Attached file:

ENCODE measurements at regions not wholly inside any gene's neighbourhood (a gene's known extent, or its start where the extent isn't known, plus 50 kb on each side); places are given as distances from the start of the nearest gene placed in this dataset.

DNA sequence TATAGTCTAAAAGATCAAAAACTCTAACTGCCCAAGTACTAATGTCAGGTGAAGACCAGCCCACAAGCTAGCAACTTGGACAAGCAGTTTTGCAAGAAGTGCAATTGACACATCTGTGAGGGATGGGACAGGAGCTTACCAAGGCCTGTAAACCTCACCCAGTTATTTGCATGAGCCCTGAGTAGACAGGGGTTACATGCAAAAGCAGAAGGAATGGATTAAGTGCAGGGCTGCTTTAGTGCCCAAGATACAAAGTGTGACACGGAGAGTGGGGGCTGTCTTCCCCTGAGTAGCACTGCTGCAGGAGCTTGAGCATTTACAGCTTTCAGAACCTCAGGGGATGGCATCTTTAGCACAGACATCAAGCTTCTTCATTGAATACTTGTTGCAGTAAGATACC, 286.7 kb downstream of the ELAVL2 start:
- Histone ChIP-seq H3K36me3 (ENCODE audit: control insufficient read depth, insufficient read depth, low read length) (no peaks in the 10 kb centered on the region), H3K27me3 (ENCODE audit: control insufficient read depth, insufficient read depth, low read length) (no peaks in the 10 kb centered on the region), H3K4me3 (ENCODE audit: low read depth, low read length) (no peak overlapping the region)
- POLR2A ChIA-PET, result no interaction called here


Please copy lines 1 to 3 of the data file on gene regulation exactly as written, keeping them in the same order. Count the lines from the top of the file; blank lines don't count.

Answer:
ENCODE measurements at regions not wholly inside any gene's neighbourhood (a gene's known extent, or its start where the extent isn't known, plus 50 kb on each side); places are given as distances from the start of the nearest gene placed in this dataset.

DNA sequence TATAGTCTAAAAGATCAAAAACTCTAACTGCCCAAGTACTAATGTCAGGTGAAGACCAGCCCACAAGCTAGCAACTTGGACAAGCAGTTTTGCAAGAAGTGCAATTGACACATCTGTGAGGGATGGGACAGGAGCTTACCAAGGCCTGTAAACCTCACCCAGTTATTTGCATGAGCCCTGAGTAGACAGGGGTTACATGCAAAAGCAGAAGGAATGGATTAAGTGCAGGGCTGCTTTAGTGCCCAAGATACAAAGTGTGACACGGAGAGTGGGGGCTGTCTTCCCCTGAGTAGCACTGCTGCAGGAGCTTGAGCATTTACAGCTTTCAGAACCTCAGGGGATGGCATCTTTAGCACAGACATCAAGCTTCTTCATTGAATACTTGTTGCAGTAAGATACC, 286.7 kb downstream of the ELAVL2 start:
- Histone ChIP-seq H3K36me3 (ENCODE audit: control insufficient read depth, insufficient read depth, low read length) (no peaks in the 10 kb centered on the region), H3K27me3 (ENCODE audit: control insufficient read depth, insufficient read depth, low read length) (no peaks in the 10 kb centered on the region), H3K4me3 (ENCODE audit: low read depth, low read length) (no peak overlapping the region)